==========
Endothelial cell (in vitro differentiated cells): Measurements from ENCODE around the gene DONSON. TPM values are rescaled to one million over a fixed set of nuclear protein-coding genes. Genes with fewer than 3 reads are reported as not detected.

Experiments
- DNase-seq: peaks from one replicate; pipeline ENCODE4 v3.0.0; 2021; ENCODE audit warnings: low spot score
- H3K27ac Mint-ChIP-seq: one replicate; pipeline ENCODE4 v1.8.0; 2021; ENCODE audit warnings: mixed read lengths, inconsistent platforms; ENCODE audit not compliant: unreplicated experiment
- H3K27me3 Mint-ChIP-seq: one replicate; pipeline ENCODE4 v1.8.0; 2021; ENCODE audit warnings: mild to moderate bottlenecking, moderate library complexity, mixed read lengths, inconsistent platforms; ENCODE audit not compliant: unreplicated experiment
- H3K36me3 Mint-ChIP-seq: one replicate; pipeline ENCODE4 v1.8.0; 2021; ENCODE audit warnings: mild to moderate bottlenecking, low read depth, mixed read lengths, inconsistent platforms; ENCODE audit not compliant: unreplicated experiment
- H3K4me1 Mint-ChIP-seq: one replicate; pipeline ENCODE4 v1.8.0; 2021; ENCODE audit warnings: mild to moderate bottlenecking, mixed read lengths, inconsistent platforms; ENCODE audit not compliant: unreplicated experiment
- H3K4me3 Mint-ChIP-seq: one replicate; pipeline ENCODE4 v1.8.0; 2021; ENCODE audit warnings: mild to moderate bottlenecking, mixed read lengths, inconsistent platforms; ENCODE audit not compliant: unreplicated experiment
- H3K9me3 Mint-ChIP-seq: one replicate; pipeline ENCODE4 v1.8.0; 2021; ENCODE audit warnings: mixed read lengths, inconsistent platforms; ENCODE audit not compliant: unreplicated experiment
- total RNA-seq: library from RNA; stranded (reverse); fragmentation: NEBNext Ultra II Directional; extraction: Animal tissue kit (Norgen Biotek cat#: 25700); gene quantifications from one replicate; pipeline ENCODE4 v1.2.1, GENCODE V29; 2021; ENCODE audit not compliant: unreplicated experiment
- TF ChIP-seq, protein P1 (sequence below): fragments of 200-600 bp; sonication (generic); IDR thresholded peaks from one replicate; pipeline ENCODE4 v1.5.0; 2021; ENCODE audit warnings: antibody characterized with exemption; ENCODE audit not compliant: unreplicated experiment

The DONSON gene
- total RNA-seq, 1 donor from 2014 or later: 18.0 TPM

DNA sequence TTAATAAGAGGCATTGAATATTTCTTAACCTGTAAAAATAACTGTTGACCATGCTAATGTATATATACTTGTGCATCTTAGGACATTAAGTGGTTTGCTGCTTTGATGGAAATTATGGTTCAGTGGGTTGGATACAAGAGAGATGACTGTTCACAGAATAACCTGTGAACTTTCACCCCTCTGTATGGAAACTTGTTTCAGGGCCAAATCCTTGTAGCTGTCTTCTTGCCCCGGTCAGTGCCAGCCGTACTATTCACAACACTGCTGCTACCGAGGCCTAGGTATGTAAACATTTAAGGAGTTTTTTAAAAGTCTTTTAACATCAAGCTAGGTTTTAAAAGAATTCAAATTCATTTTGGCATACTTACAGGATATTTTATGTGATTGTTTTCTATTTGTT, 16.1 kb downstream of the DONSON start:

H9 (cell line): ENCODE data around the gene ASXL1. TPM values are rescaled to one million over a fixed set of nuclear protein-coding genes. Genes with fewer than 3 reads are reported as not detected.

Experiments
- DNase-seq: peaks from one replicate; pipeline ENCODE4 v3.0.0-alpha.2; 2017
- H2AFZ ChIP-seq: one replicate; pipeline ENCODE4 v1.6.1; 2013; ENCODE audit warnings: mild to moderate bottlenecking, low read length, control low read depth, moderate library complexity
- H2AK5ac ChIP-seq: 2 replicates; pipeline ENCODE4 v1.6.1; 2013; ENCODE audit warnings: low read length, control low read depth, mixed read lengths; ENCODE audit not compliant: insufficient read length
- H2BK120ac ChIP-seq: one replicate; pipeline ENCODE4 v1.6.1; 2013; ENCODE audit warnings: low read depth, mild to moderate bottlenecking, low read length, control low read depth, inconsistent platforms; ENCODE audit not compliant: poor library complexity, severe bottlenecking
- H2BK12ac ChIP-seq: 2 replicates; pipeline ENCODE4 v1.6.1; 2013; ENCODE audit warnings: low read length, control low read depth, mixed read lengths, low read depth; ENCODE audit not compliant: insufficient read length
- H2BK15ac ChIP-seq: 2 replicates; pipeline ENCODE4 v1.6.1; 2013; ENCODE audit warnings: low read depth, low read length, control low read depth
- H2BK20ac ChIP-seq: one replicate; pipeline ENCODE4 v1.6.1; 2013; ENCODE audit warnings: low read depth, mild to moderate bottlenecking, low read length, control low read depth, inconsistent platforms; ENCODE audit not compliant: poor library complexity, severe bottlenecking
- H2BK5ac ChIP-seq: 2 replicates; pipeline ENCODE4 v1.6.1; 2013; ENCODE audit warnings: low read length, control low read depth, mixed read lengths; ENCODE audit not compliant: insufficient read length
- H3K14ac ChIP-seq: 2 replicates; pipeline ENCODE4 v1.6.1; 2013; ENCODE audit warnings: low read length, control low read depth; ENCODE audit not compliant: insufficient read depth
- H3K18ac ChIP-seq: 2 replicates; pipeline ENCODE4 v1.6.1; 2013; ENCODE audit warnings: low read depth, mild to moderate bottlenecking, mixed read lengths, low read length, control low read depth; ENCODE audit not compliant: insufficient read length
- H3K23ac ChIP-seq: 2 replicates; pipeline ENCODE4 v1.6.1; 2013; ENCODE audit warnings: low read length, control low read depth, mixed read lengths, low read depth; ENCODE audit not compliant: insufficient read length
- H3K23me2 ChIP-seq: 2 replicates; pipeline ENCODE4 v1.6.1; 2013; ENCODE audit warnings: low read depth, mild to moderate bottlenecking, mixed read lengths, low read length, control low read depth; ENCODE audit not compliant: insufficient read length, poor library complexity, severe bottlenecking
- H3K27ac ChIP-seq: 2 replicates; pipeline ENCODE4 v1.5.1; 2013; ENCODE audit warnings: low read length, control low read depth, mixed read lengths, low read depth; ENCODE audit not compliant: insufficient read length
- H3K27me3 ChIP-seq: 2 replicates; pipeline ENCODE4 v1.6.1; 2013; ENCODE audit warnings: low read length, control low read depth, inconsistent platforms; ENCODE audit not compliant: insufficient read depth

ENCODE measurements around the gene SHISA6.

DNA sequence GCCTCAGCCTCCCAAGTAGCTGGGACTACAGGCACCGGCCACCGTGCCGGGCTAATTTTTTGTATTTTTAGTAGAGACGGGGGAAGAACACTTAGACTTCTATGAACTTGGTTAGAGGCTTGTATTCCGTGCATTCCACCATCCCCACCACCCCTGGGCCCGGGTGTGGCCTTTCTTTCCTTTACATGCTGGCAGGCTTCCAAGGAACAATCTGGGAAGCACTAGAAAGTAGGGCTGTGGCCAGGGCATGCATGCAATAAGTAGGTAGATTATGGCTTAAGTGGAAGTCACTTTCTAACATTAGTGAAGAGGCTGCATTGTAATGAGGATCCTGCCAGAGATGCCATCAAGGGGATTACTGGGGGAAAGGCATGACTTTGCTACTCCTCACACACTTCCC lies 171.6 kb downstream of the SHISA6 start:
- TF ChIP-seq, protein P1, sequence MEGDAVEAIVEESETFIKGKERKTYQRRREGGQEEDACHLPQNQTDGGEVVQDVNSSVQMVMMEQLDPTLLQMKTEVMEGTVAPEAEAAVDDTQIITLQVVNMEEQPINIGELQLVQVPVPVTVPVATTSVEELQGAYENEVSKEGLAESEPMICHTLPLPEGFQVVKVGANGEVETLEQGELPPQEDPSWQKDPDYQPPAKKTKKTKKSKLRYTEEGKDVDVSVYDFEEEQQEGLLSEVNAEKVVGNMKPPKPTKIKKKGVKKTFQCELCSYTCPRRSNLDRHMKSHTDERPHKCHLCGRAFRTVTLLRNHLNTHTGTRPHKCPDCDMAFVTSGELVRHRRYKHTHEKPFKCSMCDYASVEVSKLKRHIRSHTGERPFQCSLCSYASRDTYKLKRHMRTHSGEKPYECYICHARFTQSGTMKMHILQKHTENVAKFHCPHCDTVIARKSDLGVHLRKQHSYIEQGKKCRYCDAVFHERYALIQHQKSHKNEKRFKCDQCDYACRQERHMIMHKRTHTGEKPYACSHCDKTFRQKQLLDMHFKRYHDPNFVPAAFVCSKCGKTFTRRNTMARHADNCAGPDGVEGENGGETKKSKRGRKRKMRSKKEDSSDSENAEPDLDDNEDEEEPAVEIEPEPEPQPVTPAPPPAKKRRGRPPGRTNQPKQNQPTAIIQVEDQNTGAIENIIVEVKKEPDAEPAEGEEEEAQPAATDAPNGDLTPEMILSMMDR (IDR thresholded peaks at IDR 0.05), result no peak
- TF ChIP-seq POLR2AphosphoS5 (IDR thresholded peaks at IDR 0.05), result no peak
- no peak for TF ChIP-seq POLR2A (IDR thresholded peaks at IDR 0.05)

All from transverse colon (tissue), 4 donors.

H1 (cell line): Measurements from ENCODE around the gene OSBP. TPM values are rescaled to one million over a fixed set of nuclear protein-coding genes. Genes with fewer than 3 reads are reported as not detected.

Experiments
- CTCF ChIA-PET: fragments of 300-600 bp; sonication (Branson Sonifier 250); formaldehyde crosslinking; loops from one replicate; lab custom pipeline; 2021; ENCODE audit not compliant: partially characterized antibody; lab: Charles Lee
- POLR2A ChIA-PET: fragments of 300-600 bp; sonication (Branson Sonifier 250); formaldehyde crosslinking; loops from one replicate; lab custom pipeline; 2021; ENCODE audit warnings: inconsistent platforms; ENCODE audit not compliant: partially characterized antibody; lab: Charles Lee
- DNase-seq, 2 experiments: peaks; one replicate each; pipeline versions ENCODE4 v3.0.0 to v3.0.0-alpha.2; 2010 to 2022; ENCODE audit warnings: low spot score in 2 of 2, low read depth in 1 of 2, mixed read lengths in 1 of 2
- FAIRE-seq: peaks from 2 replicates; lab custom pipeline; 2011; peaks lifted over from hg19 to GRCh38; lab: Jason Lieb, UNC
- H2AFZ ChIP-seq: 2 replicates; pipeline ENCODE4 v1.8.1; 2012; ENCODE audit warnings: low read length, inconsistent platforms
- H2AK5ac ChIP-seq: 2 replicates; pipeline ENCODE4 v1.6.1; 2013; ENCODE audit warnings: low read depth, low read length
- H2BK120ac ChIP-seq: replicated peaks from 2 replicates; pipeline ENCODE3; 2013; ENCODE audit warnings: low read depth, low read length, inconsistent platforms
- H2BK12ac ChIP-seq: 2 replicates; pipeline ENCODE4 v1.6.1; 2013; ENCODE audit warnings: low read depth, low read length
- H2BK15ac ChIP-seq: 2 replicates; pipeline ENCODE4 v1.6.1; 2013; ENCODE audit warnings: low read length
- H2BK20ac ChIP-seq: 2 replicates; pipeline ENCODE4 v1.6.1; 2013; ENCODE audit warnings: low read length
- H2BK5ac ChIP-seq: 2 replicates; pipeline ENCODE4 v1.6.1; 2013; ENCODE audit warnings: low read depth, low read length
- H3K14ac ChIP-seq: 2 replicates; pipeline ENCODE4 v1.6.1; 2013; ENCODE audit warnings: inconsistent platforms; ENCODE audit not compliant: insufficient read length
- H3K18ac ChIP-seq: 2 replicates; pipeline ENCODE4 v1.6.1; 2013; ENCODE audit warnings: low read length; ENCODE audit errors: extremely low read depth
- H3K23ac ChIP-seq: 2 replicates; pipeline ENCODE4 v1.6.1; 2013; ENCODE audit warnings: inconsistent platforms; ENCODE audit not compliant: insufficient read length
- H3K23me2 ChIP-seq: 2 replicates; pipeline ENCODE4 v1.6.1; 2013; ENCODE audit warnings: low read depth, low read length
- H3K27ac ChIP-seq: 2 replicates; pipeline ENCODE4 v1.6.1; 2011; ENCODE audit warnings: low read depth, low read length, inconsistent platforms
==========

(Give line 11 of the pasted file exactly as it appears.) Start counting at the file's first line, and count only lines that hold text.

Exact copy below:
- TF ChIP-seq, protein P1 (sequence below): fragments of 200-600 bp; sonication (generic); IDR thresholded peaks from one replicate; pipeline ENCODE4 v1.5.0; 2021; ENCODE audit warnings: antibody characterized with exemption; ENCODE audit not compliant: unreplicated experiment